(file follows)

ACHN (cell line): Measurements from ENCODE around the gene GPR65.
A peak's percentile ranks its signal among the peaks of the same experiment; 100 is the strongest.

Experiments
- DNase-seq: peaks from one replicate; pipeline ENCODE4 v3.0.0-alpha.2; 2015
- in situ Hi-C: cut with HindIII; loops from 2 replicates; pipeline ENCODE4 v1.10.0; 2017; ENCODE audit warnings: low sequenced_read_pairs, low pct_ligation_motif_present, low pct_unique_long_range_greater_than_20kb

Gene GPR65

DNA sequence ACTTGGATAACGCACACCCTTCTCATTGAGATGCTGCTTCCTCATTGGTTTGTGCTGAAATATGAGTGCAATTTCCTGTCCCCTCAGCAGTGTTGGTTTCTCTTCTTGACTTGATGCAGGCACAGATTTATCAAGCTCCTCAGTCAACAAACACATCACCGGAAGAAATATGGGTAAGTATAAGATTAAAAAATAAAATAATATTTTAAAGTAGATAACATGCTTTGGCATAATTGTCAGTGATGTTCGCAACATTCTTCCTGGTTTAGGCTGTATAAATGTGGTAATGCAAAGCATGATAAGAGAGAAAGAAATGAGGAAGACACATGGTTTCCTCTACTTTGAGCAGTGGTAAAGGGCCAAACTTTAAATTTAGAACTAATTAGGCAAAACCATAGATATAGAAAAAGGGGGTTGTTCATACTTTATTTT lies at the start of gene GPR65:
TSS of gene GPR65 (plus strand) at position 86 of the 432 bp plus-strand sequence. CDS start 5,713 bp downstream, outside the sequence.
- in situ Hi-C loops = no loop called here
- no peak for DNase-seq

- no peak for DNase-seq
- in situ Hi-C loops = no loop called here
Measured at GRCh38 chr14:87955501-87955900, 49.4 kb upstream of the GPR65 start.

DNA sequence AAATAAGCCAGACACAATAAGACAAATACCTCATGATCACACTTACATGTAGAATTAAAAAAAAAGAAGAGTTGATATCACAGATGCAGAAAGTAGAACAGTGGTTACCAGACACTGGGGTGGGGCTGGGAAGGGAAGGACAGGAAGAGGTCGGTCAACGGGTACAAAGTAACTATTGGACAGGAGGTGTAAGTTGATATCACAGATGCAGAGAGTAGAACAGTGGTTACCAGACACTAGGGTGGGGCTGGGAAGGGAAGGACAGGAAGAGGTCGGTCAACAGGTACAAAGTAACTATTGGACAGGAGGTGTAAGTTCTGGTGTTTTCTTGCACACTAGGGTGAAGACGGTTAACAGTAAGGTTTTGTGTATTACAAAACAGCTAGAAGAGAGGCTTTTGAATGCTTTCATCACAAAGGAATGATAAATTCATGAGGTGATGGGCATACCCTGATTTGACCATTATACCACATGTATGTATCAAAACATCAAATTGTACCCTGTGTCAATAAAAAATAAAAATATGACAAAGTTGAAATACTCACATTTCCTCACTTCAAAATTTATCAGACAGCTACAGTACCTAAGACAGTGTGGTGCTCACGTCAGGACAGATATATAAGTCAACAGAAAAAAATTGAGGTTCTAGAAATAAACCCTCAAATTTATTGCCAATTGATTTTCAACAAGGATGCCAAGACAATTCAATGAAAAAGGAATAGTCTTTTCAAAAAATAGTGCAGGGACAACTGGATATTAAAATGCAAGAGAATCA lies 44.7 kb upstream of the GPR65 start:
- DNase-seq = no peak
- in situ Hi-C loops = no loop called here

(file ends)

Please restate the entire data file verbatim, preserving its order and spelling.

ACHN (cell line): Measurements from ENCODE around the gene GPR65.
A peak's percentile ranks its signal among the peaks of the same experiment; 100 is the strongest.

Experiments
- DNase-seq: peaks from one replicate; pipeline ENCODE4 v3.0.0-alpha.2; 2015
- in situ Hi-C: cut with HindIII; loops from 2 replicates; pipeline ENCODE4 v1.10.0; 2017; ENCODE audit warnings: low sequenced_read_pairs, low pct_ligation_motif_present, low pct_unique_long_range_greater_than_20kb

Gene GPR65

DNA sequence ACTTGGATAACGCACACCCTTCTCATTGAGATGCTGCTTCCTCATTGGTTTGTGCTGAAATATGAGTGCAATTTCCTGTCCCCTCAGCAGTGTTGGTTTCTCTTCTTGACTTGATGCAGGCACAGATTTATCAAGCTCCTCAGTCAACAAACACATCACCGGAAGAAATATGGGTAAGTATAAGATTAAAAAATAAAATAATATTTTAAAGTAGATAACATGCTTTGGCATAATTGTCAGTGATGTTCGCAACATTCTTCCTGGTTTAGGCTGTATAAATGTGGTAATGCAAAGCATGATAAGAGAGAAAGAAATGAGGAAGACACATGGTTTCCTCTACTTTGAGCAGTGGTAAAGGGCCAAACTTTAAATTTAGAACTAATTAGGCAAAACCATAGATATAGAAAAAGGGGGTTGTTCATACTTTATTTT lies at the start of gene GPR65:
TSS of gene GPR65 (plus strand) at position 86 of the 432 bp plus-strand sequence. CDS start 5,713 bp downstream, outside the sequence.
- in situ Hi-C loops = no loop called here
- no peak for DNase-seq

- no peak for DNase-seq
- in situ Hi-C loops = no loop called here
Measured at GRCh38 chr14:87955501-87955900, 49.4 kb upstream of the GPR65 start.

DNA sequence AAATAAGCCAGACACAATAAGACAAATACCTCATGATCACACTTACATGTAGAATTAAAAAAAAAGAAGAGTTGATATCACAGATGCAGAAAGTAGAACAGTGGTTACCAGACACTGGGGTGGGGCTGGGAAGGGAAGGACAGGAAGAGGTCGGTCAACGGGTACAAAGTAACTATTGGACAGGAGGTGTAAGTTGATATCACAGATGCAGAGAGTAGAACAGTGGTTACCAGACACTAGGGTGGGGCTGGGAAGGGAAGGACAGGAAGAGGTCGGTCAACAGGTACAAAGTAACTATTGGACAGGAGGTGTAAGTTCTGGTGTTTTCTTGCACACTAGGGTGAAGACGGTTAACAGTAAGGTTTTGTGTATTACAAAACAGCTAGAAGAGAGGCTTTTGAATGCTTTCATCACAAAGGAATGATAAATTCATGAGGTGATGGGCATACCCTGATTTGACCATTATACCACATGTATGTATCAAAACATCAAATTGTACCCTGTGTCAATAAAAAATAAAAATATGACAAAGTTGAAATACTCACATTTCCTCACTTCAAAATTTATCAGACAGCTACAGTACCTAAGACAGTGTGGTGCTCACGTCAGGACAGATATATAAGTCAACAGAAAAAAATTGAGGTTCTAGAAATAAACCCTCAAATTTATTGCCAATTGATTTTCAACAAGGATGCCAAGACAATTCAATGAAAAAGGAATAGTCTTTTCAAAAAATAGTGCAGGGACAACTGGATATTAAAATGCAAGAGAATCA lies 44.7 kb upstream of the GPR65 start:
- DNase-seq = no peak
- in situ Hi-C loops = no loop called here